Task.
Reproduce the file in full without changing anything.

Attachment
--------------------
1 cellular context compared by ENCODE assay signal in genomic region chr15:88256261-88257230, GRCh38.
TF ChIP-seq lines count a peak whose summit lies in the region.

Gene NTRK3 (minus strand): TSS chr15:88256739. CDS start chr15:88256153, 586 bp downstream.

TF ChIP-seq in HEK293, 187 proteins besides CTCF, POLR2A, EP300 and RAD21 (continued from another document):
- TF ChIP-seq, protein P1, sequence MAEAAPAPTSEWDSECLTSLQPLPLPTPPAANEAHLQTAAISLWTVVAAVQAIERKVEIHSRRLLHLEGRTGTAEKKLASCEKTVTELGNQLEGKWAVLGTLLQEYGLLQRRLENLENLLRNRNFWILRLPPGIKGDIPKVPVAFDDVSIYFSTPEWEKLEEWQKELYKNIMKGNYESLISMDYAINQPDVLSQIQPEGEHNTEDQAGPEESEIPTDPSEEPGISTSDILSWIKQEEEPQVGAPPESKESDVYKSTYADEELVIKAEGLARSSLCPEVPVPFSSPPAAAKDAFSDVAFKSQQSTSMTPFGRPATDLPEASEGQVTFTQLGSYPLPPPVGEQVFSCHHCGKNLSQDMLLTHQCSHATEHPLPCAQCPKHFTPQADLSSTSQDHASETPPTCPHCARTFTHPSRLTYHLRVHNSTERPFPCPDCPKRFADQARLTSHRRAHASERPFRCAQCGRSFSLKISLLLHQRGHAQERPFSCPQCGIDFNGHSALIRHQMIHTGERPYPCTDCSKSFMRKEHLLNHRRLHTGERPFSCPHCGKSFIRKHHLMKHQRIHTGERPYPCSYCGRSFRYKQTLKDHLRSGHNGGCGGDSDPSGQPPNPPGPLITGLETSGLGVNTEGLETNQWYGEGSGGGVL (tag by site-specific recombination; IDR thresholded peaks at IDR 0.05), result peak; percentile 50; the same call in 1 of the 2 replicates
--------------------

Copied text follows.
1 cellular context compared by ENCODE assay signal in genomic region chr15:88256261-88257230, GRCh38.
TF ChIP-seq lines count a peak whose summit lies in the region.

Gene NTRK3 (minus strand): TSS chr15:88256739. CDS start chr15:88256153, 586 bp downstream.

TF ChIP-seq in HEK293, 187 proteins besides CTCF, POLR2A, EP300 and RAD21 (continued from another document):
- TF ChIP-seq, protein P1, sequence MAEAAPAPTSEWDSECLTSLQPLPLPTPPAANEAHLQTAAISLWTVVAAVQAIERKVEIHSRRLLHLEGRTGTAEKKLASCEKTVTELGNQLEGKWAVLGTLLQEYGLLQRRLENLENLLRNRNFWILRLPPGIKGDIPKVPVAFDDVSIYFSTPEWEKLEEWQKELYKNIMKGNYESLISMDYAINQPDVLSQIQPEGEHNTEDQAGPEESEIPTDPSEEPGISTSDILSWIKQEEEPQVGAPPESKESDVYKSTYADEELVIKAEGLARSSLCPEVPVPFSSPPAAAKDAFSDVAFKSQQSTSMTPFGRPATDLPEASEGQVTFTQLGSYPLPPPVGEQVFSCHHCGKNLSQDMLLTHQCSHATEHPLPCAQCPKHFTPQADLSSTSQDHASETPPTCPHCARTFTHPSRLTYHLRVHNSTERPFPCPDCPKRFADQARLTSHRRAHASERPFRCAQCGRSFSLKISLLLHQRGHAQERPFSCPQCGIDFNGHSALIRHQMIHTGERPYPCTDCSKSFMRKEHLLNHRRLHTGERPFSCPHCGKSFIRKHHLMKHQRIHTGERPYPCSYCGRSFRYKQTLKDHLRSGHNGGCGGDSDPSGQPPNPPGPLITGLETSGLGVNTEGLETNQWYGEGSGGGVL (tag by site-specific recombination; IDR thresholded peaks at IDR 0.05), result peak; percentile 50; the same call in 1 of the 2 replicates